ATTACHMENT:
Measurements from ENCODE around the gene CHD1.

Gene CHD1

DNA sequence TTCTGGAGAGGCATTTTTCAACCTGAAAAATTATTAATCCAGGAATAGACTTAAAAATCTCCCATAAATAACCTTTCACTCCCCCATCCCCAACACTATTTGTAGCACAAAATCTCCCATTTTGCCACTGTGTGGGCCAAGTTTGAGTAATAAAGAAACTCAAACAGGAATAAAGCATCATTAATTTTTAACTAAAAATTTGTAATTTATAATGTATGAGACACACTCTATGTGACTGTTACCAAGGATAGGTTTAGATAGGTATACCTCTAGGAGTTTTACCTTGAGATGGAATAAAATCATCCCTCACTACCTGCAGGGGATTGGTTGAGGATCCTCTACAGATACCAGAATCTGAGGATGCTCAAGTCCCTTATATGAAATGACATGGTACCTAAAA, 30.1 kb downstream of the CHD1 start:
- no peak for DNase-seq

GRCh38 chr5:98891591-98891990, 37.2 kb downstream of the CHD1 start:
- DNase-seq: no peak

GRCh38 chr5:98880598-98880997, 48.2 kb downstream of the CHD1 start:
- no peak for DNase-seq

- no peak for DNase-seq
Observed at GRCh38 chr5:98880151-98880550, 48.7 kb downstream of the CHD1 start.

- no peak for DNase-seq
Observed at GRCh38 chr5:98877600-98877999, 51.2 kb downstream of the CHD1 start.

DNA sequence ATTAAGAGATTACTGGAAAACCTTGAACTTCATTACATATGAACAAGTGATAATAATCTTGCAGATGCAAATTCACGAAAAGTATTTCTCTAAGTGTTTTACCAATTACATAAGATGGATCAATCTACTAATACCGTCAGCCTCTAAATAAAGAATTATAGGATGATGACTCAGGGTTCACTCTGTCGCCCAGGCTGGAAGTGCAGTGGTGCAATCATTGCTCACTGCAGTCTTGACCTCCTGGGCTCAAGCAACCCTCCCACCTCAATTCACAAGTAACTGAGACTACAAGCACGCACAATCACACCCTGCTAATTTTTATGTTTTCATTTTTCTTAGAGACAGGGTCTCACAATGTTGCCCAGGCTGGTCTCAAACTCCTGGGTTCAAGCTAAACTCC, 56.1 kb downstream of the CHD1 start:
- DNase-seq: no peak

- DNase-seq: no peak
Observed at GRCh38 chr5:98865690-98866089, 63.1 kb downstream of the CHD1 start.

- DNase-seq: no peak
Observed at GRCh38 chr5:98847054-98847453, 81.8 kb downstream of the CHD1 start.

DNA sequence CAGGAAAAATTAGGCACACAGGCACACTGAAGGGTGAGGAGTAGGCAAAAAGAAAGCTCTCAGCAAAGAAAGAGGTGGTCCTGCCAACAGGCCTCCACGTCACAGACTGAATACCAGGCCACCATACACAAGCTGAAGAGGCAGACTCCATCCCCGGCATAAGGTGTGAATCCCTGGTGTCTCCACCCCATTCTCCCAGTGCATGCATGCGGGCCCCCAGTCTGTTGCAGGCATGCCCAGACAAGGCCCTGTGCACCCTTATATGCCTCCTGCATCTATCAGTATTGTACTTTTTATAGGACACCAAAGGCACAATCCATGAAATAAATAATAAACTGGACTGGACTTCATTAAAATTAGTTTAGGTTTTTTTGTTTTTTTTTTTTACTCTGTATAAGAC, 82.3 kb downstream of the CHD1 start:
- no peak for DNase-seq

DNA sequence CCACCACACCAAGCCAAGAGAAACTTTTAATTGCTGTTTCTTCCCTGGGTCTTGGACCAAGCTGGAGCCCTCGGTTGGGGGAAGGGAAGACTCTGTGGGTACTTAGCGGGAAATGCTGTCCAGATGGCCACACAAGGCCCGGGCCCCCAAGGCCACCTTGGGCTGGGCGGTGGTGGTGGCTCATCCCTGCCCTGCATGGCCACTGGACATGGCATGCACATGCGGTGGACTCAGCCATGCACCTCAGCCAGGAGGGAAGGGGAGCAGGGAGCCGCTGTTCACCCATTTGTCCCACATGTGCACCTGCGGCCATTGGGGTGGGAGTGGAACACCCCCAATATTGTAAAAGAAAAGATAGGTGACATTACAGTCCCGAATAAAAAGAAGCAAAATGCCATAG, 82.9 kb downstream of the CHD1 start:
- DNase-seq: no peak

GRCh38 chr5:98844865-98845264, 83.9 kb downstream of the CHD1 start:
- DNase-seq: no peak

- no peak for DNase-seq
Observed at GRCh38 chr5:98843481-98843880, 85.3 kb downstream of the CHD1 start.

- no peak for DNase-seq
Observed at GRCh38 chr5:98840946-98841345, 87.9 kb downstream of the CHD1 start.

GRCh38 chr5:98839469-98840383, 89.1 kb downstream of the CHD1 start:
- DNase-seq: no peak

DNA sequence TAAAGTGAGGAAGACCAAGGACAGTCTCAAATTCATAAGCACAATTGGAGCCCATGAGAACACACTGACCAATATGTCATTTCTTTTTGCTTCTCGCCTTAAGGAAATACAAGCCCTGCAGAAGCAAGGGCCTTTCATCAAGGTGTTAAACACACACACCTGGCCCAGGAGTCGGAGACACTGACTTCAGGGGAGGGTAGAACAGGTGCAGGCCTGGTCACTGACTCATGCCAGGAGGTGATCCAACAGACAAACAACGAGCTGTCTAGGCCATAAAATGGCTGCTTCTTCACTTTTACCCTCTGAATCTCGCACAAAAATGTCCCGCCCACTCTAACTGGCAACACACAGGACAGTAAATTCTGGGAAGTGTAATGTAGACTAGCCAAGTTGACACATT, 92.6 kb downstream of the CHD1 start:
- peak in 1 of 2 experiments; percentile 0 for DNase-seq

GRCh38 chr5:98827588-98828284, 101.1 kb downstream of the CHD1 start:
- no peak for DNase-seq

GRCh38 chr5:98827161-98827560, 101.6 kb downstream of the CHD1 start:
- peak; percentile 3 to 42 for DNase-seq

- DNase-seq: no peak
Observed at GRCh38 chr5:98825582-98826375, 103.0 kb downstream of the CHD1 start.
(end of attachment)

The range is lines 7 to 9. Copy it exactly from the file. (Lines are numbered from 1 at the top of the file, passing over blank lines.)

GRCh38 chr5:98880598-98880997, 48.2 kb downstream of the CHD1 start:
- no peak for DNase-seq

- no peak for DNase-seq